Dr MG Michael, studies the social implications of technology, including the way governments can use it to intrude on the lives of citizens. The term ‘‘uberveillance’’ means an exaggerated surveillance of citizens, an above and beyond omnipresent 24/7 version using tracking technologies which are embedded within the body. Think of it as Big Brother on the inside, looking out.
It is an emerging area of information and communications technology which preoccupies me.
However, if the powers behind some of the intrusive surveillance technologies which I am studying do not pause to consider both the trajectory and consequences of the
new ‘‘machinery’’ they are building, then we are in for a bumpy ride and the effects will potentially be catastrophic.
I am not a naysayer per se, but that’s how I see things as they now stand. This is not to say that technology is not affording us some amazing and groundbreaking possibilities, especially in the areas of biomedics, communications and, of course, business information systems.
I am certainly not a neo-Luddite. But I do not buy into the glossy and predictably misleading publicity of where this ‘‘computer age’’ is supposedly taking us. I genuinely doubt, based on past and present evidence, that we are about to enter the cornucopia of an electric world.
On a more positive note, our work is about promoting discourse among the academic disciplines, the various sectors of the community and the public itself which is a critical and significant stakeholder in this discussion which is shaping both our immediate future and the civilisation to come.
I have been contemplating the social implications of technology from within an apocalyptic framework and narrative for almost 25 years, and have travelled the world during that time listening and speaking to recognised experts in their respective fields.
This group includes both religious persons and those who are firmly fixed to the empirical side of things. It is a truly extraordinary and revealing mix. People might be surprised with some of the points of agreement.
There are several strong connections between the desert and city that we often altogether miss, or choose to ignore.
My research focus extends to:
- modern interpretations of scripture and the Apocalypse of John;
- the historical antecedents of modern cryptography;
- the auto-ID trajectory;
- uberveillance and Big Brother;
- data protection, privacy and ethics related issues;
- biometrics, radio frequency identification and chip implants;
- national security and government policy;
- and more broadly the system dynamics between technology and society.
Each one of these subjects intensely fascinates me. There is a noticeable cross-disciplinary indication here; we are finding this more and more in perceived ‘‘monolithic’’ disciplines such as engineering and computer science.
My passion extends to teaching, writing papers, and presenting at conferences. But particularly teaching, above all else.
I have been invited to present at international conferences and have published a number of papers in the disciplines of IT, bioethics, and biblical studies. More recently we have been given the honour to deliver a paper in the high profile 29th International Conference of Data Protection and Privacy Commissioners which was held in Canada, alongside such keynotes as Michael Chertoff, Secretary, US Department of Homeland Security.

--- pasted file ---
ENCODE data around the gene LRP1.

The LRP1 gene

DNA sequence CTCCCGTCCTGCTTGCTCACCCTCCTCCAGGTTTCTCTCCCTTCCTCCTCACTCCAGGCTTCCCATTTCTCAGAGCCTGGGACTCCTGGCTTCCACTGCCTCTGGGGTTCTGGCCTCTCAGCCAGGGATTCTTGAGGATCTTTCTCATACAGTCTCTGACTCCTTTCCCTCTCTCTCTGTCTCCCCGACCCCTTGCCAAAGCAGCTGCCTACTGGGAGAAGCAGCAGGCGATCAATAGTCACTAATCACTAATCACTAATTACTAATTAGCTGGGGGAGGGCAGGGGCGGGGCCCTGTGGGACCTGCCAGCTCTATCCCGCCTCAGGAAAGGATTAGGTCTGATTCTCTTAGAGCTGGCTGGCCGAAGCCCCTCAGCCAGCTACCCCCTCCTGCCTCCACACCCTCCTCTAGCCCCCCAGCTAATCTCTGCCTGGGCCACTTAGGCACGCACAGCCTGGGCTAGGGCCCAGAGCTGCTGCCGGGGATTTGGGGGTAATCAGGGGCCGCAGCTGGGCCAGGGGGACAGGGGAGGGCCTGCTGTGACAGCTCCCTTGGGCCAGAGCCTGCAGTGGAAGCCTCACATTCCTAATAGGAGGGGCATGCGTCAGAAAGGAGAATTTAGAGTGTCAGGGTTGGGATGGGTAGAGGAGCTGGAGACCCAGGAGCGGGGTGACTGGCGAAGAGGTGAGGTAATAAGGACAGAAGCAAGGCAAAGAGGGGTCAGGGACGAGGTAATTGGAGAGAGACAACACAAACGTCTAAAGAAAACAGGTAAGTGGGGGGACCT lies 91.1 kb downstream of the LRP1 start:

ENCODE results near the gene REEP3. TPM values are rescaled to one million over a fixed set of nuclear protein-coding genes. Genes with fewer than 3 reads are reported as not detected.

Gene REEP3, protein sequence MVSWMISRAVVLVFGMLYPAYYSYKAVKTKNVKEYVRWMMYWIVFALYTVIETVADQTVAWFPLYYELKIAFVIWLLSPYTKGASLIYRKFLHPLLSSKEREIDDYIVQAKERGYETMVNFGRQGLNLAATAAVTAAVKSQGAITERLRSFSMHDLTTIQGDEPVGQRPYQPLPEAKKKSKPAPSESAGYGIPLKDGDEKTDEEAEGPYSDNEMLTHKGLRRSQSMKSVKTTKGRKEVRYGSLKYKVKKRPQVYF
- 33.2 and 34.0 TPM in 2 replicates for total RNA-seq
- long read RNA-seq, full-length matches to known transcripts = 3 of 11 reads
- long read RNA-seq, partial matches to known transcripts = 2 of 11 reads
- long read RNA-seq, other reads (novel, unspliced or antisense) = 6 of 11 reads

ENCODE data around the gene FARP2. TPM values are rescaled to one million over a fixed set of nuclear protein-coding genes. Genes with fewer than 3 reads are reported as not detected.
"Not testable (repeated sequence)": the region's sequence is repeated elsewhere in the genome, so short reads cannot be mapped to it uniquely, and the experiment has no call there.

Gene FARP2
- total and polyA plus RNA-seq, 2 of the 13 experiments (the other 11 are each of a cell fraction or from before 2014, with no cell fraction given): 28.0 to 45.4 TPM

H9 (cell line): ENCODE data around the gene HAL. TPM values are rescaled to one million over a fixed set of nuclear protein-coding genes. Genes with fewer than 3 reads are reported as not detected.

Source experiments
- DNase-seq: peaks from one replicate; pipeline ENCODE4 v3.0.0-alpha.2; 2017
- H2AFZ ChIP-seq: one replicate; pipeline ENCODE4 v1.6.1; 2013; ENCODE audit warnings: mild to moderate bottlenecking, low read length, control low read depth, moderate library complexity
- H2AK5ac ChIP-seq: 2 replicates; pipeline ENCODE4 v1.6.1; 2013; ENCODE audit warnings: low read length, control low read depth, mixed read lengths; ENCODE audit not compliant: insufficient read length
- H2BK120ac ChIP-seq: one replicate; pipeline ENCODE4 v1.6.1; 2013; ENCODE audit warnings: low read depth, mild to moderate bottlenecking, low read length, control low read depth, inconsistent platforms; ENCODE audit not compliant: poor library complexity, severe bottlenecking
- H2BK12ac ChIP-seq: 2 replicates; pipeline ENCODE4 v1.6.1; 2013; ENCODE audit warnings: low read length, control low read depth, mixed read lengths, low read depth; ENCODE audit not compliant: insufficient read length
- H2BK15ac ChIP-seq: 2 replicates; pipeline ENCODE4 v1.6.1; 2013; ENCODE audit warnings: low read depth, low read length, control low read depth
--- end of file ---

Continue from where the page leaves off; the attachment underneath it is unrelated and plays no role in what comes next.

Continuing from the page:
Dr MG Michael is an honorary fellow at the University of Wollongong’s School of Information Systems and Technology.
Best part of your research?
Sharing my work in class with my students at the University of Wollongong and listening to what they have to say; meeting and exchanging ideas with colleagues both locally and internationally; working closely with my wife, Dr Katina Michael, who is the driving force behind this funded research collaboration; and educating and regularly surprising myself with new bits of information and knowledge.
What did you want to be when you were a kid?
Lots of things! One of these, the dream to become a policeman, I actually fulfilled for a short period. I also liked to make believe that my bedroom was a spaceship and that I was an astronaut taking off into the heavens, heading for the Moon.
Has your career followed a straight line?
Positively not. I found myself in the IT world through an unbelievable twist of fate. I really am the proverbial ‘‘accidental tourist’’. In previous incarnations I have been a police officer, high-school teacher, soldier, and clergyman. I have moved about a bit and have found that institutional hierarchies and I do not always see eye-to-eye. I have a habit of asking too many questions! But there are other things which I think matter a whole lot more, and those things I have tried to let follow a straight line. However, like most people, I do not always succeed.
What would you change?
Ten years ago I probably would have said quite a few things; and five years prior to that a whole lot more. But I have increasingly come to the realisation that providence really does know best, and that all things do work together for good. We just need to hang in there.
Advice for young researchers:
Passion for your work; endurance in reaching your goals; humility with your successes; and the desire to become ‘‘builders’’. Also to read as many books as you can, to make this a life-long habit. Be predisposed to biographies. And to make sure that you surround yourselves with suitably qualified mentors.
Carpe diem, quam minimum credula postero. (Seize the day, trust least to the future).